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October 04, 2010


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I work for a large company that went through a 15% downsizing of their white collar workforce a couple of years ago. It was sad that most of those that were laid off were people as described in the article. They had been with the company an average of 15-20 years, hadn't updated their resumes ever, and they all assumed that they would have a job for life with the company. They were there for their pension. Sadly, most of them were too young when forced out to receive it.

I wonder if some of this is generational. My sense is that most of my friends & colleagues around my age (I'm 33) assume they'll be moving on from their current job at some point, and plan and act accordingly.

Something as simple as spending 15 minutes at the end of every workweek to update a spreadhseet of tasks/client/projects worked on is a huge help in being ready for anything.

I try to continually update my skills. Each time there is a refresher or a "new" way to do something, I'm on it. I don't want to become stale, b/c you never know when you need to ready for opportunity. I want to feel marketable regardless.

Your career - or perhaps more accurately, your marketable/income producing skill set - represents your your #1 asset.

Many people spend inordinate amounts of time searching for deals on groceries, clipping $0.25 off coupons, etc - and chasing small amounts of savings. I don't think it's necessarily a bad idea, but more importantly, it's important to have the mindset of maximizing your income minus expense gap.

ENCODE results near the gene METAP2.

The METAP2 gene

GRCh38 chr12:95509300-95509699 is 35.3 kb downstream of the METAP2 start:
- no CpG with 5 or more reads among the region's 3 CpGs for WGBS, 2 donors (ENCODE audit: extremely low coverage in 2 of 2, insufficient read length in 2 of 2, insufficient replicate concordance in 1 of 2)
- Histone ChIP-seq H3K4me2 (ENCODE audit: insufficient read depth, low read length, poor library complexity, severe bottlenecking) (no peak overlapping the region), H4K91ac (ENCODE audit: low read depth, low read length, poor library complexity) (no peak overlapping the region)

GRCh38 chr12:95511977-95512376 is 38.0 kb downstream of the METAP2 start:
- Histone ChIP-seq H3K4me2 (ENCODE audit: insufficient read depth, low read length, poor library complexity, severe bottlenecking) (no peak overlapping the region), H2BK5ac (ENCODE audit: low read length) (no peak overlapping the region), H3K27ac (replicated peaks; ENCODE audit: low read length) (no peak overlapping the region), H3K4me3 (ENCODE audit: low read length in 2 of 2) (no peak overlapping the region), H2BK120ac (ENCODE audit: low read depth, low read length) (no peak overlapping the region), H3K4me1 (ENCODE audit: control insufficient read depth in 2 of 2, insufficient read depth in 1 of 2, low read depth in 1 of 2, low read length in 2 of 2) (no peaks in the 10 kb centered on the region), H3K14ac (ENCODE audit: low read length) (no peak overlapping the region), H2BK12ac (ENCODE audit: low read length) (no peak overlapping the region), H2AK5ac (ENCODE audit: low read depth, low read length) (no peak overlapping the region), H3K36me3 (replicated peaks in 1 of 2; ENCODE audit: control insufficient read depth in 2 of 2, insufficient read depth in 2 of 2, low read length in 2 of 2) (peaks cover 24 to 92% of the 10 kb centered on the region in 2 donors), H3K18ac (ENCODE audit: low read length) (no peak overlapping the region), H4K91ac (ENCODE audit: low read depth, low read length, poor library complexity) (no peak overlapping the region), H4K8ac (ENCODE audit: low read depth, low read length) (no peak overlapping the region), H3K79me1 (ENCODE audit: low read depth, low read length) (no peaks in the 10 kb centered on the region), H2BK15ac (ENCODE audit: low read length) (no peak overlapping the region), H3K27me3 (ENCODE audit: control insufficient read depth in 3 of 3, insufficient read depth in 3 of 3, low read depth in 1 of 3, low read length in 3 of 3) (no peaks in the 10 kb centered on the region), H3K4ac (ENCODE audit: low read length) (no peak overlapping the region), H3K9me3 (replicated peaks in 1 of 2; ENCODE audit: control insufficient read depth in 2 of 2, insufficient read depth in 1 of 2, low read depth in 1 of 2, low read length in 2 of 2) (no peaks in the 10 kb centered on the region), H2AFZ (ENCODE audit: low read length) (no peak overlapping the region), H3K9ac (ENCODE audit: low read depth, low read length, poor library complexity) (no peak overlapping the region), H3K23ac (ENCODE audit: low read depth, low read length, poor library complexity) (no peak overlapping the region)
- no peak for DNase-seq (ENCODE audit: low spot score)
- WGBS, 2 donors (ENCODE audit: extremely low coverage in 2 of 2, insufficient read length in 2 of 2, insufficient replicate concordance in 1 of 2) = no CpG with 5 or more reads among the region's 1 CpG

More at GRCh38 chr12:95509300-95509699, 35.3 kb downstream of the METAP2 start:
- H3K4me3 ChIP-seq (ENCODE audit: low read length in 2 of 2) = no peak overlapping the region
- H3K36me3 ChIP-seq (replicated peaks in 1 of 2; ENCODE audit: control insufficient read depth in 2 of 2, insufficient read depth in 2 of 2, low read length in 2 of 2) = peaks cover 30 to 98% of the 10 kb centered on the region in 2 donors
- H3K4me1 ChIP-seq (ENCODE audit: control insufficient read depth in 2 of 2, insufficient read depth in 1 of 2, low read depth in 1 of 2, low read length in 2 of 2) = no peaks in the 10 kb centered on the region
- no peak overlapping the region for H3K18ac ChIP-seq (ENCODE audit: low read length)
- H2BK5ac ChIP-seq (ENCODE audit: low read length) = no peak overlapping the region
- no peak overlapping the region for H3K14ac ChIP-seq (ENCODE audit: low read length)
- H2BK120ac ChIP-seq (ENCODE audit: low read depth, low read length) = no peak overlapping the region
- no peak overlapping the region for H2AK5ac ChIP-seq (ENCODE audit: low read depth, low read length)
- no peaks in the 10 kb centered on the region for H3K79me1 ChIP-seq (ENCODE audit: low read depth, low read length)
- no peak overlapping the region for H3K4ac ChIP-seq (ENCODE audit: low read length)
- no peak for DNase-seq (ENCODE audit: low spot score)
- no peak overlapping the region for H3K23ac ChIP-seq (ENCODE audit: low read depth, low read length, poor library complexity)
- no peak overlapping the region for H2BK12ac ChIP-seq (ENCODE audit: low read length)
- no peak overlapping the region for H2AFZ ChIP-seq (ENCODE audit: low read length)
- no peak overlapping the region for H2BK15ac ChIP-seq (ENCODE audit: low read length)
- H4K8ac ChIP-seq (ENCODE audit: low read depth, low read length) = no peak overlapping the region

The best way to do that, over the long-term, is to protect your income stream, and hopefully grow it. Focusing more time and energy in that direction, including time keeping your head in the game and eyes open, can pay greater dividends that other seemingly profitibale activities.

Network, talk to folks in other industries, get hooked up on Linkedin, read, and keep yourself healthy and organized.

Lurker here, finally posting.

I think I got all four of them (in a way).

The sad thing is, I got burned out in my job. I couldn't take the stress anymore. I decided to quit.

Looking back now, I realized I was too stressed out (both at home and at work) to make a really good decision. I had failed to see the warning signs (or perhaps, unconsciously ignored them), until I could no longer take the stress.

I know, it looks stupid. But I stayed too long at my last company. I'm still looking for a job right now, and hoping to be employed again before the year ends.

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